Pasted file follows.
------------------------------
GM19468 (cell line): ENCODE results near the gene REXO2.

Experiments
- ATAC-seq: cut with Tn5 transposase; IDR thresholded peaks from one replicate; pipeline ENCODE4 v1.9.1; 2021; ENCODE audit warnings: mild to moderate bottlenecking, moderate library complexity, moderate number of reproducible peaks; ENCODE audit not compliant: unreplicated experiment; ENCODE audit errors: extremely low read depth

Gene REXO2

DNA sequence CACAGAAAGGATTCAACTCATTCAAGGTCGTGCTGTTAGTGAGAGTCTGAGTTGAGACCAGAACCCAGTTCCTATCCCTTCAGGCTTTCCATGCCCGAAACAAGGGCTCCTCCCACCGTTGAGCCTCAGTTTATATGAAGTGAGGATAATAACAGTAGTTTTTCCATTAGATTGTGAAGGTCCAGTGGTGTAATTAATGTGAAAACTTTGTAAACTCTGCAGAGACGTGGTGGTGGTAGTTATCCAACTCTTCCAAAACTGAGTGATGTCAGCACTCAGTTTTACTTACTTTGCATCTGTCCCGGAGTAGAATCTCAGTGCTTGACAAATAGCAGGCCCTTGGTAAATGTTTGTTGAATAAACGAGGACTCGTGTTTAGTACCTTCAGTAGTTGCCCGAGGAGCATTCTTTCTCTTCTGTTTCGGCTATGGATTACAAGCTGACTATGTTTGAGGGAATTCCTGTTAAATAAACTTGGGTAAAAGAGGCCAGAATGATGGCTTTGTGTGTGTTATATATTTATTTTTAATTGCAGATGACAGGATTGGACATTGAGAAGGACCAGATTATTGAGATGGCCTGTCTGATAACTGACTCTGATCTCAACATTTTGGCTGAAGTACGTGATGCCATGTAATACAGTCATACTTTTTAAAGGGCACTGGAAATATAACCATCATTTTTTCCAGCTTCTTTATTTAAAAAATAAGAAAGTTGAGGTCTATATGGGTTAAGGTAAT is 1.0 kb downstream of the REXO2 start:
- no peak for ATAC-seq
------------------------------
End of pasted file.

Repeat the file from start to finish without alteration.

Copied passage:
GM19468 (cell line): ENCODE results near the gene REXO2.

Experiments
- ATAC-seq: cut with Tn5 transposase; IDR thresholded peaks from one replicate; pipeline ENCODE4 v1.9.1; 2021; ENCODE audit warnings: mild to moderate bottlenecking, moderate library complexity, moderate number of reproducible peaks; ENCODE audit not compliant: unreplicated experiment; ENCODE audit errors: extremely low read depth

Gene REXO2

DNA sequence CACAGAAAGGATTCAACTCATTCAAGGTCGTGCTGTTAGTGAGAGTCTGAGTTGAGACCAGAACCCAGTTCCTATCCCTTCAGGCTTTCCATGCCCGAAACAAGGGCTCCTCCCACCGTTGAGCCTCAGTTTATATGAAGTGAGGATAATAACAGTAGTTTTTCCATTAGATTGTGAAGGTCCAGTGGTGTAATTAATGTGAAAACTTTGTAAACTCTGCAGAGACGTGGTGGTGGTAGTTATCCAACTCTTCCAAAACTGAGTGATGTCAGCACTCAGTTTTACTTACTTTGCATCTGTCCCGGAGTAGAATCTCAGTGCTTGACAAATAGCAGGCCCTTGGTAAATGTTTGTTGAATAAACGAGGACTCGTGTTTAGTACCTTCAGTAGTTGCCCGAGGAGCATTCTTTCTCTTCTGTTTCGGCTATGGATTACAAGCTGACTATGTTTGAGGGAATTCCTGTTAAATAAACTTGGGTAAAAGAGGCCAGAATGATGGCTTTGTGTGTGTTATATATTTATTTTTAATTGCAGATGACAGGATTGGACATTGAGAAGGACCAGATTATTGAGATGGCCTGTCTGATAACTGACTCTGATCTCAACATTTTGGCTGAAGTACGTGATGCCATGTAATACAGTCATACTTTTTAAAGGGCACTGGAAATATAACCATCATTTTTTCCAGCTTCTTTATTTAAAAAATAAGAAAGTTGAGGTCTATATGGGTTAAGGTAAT is 1.0 kb downstream of the REXO2 start:
- no peak for ATAC-seq